History of Foot Ulcer Increases Mortality Among Individuals With Diabetes

Ten-year follow-up of the Nord-Trøndelag Health Study, Norway

  1. Marjolein M. Iversen, MSN1,2,
  2. Grethe S. Tell, PHD, MPH2,
  3. Trond Riise, PHD2,
  4. Berit R. Hanestad, PHD2,
  5. Truls Østbye, MD, PHD3,
  6. Marit Graue, PHD1 and
  7. Kristian Midthjell, MD, PHD4
  1. 1Faculty of Health and Social Sciences, Bergen University College, Bergen, Norway;
  2. 2Department of Public Health and Primary Health Care, University of Bergen, Bergen, Norway;
  3. 3Department of Community and Family Medicine, Duke University Medical Center, Durham, North Carolina;
  4. 4The HUNT Research Center, Norwegian University of Science and Technology, Verdal, Norway.
  1. Corresponding author: Marjolein M. Iversen, marjolein.iversen{at}hib.no.

Abstract

OBJECTIVE To compare mortality rates for individuals with diabetes with and without a history of foot ulcer (HFU) and with that for the nondiabetic population.

RESEARCH DESIGN AND METHODS This population-based study included 155 diabetic individuals with an HFU, 1,339 diabetic individuals without an HFU, and 63,632 nondiabetic individuals who were all followed for 10 years with mortality as the end point.

RESULTS During the follow-up period, a total of 49.0% of diabetic individuals with an HFU died, compared with 35.2% of diabetic individuals without an HFU and 10.5% of those without diabetes. In Cox regression analyses adjusted for age, sex, education, current smoking, and waist circumference, having an HFU was associated with more than a twofold (2.29 [95% CI 1.82–2.88]) hazard risk for mortality compared with that of the nondiabetic group. In corresponding analyses comparing diabetic individuals with and without an HFU, an HFU was associated with 47% increased mortality (1.47 [1.14–1.89]). Significant covariates were older age, male sex, and current smoking. After inclusion of A1C, insulin use, microalbuminuria, cardiovascular disease, and depression scores in the model, each was significantly related to life expectancy.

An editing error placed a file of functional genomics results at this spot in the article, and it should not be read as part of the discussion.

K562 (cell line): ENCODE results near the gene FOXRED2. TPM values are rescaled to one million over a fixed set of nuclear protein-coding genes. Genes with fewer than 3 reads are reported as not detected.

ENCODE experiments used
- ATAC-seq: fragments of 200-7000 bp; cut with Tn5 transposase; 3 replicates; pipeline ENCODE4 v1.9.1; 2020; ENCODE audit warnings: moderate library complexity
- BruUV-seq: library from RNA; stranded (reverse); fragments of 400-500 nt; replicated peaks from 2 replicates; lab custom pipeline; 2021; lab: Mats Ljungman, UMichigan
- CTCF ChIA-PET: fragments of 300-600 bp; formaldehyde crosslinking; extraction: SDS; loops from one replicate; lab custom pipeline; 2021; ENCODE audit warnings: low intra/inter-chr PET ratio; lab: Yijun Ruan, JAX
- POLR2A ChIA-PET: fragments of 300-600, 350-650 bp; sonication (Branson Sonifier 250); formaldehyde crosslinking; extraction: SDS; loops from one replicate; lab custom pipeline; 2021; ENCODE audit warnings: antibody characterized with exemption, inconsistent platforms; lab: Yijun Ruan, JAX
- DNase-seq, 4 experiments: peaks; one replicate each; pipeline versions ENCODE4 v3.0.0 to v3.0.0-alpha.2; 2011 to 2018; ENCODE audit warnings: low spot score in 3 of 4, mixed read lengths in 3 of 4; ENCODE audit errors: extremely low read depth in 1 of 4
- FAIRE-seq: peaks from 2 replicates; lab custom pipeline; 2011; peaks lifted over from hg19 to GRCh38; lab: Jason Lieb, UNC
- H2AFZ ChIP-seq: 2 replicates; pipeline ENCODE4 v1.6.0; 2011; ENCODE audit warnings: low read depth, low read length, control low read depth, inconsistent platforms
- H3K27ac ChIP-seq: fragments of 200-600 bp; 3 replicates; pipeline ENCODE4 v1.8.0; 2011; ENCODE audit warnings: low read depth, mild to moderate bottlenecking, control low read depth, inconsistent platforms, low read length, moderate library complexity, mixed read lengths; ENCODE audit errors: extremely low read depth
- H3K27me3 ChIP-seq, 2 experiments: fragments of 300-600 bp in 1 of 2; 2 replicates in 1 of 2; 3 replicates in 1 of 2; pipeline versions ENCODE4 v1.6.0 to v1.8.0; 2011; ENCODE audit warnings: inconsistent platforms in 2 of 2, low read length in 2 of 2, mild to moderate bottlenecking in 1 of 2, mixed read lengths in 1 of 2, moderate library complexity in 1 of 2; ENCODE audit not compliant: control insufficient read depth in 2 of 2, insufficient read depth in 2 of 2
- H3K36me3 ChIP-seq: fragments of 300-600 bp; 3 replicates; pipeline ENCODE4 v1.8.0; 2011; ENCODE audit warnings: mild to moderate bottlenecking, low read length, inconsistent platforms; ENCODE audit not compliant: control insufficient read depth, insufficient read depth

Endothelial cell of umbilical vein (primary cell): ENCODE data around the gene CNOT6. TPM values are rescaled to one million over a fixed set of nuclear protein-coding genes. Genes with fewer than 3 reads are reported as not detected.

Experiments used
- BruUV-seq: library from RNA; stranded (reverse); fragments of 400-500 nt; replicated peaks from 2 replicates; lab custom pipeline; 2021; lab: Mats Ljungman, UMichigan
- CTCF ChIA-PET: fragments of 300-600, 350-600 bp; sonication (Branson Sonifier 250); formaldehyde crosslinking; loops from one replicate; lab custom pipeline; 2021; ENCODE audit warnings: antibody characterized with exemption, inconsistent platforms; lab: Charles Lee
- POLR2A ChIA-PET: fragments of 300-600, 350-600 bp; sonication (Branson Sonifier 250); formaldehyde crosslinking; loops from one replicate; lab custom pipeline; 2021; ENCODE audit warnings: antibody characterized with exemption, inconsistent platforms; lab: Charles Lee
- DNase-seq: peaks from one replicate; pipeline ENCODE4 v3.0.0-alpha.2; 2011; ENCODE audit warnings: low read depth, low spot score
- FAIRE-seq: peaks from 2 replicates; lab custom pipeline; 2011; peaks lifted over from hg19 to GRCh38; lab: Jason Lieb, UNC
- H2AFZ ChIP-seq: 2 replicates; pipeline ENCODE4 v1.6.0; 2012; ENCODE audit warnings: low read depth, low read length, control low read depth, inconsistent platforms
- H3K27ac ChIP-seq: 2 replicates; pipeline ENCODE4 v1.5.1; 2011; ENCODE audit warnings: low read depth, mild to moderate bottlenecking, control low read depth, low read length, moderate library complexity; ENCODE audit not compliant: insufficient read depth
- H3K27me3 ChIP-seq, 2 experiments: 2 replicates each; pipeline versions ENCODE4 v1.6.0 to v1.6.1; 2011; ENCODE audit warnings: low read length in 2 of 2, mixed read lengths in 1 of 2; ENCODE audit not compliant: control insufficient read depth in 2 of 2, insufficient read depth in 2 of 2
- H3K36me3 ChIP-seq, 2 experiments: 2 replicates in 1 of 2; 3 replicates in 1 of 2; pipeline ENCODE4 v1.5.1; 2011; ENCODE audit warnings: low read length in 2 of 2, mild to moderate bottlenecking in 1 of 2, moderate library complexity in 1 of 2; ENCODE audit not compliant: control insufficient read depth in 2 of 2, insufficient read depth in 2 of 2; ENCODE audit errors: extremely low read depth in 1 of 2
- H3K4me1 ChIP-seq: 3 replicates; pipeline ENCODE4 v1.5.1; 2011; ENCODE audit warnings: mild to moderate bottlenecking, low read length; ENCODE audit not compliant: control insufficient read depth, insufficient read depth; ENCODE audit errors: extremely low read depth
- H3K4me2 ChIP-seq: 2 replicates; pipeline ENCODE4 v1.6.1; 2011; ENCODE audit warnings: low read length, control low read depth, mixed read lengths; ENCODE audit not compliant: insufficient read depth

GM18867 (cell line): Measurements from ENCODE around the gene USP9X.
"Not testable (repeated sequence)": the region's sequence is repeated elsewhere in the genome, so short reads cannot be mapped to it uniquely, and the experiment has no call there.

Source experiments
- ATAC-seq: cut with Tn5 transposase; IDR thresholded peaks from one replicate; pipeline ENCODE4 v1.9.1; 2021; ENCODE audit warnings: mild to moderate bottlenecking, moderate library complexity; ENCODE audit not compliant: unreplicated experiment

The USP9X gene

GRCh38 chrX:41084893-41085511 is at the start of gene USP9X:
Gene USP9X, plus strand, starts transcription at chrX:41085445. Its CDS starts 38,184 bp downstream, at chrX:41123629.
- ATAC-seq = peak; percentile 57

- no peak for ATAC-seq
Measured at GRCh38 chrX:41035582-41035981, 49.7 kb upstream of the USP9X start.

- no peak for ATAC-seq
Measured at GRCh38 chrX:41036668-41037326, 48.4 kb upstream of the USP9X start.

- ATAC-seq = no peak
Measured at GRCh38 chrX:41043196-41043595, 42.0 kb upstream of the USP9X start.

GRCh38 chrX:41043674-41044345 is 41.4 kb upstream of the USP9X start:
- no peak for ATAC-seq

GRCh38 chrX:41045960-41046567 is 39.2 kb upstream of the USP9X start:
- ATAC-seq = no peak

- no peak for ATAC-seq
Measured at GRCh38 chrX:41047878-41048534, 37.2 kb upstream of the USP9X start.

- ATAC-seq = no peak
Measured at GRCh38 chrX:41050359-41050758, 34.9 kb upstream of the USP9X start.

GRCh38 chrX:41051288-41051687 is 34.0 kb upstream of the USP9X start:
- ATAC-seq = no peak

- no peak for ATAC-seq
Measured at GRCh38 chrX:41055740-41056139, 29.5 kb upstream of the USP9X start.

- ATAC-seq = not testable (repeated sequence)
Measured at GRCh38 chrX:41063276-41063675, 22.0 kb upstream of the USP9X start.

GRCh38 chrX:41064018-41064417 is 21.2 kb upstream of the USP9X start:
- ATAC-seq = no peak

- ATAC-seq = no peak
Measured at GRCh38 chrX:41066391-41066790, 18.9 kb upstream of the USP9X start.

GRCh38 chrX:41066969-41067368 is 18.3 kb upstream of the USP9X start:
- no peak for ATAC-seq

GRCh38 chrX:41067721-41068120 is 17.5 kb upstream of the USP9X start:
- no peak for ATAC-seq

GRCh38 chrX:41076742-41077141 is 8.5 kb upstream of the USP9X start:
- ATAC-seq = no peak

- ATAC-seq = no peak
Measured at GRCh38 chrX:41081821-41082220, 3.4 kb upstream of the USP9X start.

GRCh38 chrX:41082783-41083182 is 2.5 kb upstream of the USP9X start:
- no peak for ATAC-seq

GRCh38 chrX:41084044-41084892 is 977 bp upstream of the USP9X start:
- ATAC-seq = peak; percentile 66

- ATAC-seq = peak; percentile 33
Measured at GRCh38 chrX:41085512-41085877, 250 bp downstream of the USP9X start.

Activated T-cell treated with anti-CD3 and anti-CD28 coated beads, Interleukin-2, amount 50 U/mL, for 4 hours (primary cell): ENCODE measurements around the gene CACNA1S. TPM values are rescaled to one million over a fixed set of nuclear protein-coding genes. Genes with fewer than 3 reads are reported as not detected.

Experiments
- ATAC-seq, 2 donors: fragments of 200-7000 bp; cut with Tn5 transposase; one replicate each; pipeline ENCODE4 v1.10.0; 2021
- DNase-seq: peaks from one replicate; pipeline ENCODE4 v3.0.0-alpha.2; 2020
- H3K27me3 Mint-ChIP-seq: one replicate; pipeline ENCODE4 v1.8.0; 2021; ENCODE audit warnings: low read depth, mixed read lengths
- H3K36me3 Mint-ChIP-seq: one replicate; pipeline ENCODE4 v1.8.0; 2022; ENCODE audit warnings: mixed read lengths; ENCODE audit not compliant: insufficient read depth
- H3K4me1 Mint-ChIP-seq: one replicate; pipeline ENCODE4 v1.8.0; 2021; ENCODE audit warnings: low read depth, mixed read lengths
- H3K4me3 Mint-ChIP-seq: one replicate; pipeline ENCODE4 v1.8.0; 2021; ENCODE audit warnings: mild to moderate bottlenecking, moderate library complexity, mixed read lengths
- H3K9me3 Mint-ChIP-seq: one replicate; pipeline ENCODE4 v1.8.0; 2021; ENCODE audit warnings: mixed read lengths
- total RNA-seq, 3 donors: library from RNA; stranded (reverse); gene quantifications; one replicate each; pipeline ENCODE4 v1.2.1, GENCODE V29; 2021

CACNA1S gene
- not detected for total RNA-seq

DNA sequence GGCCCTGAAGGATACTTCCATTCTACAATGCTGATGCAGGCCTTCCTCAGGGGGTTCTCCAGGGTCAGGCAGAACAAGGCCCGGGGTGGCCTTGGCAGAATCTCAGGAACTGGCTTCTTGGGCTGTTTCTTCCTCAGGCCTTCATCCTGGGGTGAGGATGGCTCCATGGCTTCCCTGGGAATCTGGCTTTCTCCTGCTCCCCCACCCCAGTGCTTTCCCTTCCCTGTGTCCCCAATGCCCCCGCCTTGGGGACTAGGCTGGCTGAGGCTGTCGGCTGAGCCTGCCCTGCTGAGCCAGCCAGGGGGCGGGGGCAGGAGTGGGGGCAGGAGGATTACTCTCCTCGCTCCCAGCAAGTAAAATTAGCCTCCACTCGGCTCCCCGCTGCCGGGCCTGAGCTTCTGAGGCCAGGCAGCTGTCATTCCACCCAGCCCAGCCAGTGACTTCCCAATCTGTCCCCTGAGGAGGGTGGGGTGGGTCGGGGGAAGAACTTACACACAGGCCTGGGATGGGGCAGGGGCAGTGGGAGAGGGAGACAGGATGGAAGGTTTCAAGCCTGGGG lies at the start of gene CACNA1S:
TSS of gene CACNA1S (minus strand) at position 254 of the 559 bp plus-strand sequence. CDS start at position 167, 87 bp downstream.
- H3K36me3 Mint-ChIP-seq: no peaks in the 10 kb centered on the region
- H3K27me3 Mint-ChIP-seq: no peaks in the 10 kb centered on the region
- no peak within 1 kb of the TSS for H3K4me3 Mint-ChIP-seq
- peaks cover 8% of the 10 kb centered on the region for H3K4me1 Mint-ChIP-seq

CONCLUSIONS AN HFU increased mortality risk among community-dwelling adults and elderly individuals with diabetes. The excess risk persisted after adjustment for comorbidity and depression scores, indicating that close clinical monitoring might be warranted among individuals with an HFU, who may be particularly vulnerable to adverse outcomes.

Footnotes

  • The costs of publication of this article were defrayed in part by the payment of page charges. This article must therefore be hereby marked “advertisement” in accordance with 18 U.S.C. Section 1734 solely to indicate this fact.

    • Received April 3, 2009.
    • Accepted August 28, 2009.
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This Article

  1. Diabetes Care vol. 32 no. 12 2193-2199
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